And far from fading into nothing, CP and its work have so fundamentally changed the educational and cultural landscape that we hope, and believe, there is no going back to pure reliance on test scores and rote learning. As artists and cultural producers who are also passionate about education, it’s our job to find meaningful ways to build upon the CP legacy in a changing and challenging world. We are well up for it, whatever comes next.

Posted via email from gregklerkx’s posterous

Aug 122010

As respite from the Re:bourne ‘machine’,  I have been doing some research into Landscape and Environment Art; think Christo, Dennis Oppenheim and Andy Goldsmith.  I stumbled across this;

(Environmental Art)…is a “spatialisation of cultural politics”, a radical rethinking of the intersection between social relations, space and the community.  This rethinking can lead to a kind of IN-BETWEEN or THIRD SPACE, a lived space of radical openness and unlimited scope, where all histories and geographies, all times and places, are immanently presented and represented.   Edward Soja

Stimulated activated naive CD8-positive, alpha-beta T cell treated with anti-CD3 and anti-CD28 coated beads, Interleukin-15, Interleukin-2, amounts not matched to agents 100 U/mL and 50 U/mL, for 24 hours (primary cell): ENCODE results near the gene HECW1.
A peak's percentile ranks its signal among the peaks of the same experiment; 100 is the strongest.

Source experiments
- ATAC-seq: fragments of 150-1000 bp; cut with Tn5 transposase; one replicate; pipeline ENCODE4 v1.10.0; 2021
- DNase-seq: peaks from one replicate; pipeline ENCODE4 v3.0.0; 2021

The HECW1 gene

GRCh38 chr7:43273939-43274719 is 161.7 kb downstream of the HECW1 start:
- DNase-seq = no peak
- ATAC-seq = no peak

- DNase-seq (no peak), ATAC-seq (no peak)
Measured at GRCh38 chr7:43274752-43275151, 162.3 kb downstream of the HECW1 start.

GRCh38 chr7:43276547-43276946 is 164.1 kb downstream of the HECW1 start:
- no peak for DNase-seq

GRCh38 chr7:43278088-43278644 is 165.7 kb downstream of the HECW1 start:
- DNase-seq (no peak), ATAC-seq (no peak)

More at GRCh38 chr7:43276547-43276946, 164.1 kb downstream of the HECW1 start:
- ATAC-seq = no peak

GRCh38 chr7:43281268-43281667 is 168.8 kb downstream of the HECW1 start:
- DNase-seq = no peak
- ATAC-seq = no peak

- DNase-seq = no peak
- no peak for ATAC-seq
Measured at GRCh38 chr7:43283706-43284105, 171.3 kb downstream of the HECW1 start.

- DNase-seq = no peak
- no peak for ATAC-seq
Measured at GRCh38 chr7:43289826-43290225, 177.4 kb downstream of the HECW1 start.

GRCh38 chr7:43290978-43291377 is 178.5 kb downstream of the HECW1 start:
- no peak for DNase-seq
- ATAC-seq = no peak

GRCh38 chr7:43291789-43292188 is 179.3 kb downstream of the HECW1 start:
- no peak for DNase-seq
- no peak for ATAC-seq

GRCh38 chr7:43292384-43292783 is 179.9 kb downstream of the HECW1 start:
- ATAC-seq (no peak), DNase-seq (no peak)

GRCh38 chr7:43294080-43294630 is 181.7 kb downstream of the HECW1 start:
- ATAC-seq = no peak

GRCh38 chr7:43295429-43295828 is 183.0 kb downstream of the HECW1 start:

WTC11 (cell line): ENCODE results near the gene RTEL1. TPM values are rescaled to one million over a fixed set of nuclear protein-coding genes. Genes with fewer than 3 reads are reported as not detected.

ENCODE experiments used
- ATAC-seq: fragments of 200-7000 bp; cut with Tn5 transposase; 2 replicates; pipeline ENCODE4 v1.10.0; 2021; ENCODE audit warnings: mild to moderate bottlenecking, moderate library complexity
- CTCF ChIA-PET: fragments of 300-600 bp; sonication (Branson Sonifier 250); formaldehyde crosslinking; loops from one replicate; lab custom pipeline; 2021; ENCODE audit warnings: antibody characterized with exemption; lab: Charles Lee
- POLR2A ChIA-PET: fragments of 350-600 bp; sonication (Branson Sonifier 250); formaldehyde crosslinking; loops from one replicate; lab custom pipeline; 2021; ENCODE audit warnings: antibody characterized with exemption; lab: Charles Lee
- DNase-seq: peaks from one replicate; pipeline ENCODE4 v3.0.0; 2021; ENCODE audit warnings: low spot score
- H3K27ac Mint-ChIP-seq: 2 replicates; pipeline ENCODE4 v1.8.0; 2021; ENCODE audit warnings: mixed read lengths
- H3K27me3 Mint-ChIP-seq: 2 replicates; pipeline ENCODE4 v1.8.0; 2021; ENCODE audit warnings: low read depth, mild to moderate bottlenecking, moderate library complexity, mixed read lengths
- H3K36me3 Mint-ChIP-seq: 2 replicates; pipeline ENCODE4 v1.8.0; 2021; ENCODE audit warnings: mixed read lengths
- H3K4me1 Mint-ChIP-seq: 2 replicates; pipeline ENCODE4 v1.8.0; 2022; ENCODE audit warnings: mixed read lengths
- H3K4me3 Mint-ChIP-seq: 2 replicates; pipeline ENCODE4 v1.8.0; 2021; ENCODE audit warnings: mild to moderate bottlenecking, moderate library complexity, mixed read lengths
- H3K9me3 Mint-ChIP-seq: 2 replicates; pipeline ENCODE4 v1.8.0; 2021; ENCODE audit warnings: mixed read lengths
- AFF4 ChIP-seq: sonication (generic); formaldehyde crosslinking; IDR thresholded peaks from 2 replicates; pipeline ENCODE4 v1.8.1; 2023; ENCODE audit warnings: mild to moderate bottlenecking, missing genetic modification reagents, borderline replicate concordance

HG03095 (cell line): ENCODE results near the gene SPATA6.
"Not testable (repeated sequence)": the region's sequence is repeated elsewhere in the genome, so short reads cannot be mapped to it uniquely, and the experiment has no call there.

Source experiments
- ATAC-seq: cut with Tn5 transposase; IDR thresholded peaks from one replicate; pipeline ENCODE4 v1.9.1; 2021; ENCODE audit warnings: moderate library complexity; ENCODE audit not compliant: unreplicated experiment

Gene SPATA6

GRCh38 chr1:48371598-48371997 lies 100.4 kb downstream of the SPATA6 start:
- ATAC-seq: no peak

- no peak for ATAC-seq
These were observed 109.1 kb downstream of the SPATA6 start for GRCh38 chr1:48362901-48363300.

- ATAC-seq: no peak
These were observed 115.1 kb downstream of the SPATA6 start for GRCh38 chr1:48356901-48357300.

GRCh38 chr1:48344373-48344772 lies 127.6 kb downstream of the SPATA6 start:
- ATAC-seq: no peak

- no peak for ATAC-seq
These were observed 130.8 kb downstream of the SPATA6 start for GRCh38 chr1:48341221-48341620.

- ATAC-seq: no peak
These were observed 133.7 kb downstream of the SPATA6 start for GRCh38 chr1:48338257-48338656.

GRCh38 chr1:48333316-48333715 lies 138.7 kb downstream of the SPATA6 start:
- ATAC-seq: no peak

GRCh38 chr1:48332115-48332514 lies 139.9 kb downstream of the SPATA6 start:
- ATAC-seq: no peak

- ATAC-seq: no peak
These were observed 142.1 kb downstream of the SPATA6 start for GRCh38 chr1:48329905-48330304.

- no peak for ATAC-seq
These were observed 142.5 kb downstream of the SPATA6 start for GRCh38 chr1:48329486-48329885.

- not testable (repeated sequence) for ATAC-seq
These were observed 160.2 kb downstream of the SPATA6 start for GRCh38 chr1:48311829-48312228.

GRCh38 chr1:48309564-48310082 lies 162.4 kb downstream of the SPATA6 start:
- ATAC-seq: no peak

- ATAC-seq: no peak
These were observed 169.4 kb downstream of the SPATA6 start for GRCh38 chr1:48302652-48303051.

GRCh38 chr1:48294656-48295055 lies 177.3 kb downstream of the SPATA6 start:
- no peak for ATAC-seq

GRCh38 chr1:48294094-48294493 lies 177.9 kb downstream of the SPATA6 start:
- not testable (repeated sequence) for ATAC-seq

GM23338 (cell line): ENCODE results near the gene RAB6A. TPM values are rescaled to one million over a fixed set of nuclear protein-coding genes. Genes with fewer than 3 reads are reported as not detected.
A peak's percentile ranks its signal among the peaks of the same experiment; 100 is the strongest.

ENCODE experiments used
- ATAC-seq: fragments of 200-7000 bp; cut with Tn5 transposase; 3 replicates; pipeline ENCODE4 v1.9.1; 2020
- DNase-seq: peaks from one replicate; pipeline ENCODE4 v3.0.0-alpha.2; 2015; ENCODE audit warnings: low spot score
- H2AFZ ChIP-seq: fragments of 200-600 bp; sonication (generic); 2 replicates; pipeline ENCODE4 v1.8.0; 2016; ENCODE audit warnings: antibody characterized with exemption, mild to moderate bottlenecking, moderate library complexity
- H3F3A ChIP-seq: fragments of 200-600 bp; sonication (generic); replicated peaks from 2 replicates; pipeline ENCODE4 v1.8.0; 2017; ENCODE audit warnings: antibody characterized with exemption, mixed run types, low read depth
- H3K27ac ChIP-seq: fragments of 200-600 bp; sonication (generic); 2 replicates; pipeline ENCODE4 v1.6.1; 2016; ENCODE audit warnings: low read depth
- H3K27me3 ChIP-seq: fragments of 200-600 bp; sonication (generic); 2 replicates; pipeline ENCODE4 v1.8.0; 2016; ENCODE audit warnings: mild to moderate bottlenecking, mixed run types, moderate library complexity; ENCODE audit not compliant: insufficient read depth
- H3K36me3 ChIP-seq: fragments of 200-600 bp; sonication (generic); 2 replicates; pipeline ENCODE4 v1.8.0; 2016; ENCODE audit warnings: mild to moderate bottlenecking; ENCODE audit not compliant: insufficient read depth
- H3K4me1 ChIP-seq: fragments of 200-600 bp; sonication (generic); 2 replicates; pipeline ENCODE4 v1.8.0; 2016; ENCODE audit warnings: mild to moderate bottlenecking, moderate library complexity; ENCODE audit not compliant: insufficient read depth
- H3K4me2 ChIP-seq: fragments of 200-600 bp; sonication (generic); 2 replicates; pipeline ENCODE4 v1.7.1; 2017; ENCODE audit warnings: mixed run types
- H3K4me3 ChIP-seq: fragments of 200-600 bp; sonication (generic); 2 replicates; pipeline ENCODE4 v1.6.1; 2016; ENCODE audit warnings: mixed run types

My thoughts exactly!

I hope on some level Re:bourne is able to achieve some of these things.  At its best it will be  a ‘creative disruption’ or ‘interruption’ that enables the community to inhabit a transgressive space between bricks and mortar and day to day life; it will  a critique of what is already there , an invitation to change literally and emotionally.  At worst, it will simply enrich shoppers experience as they collect their frozen peas from Iceland.

Aug 112010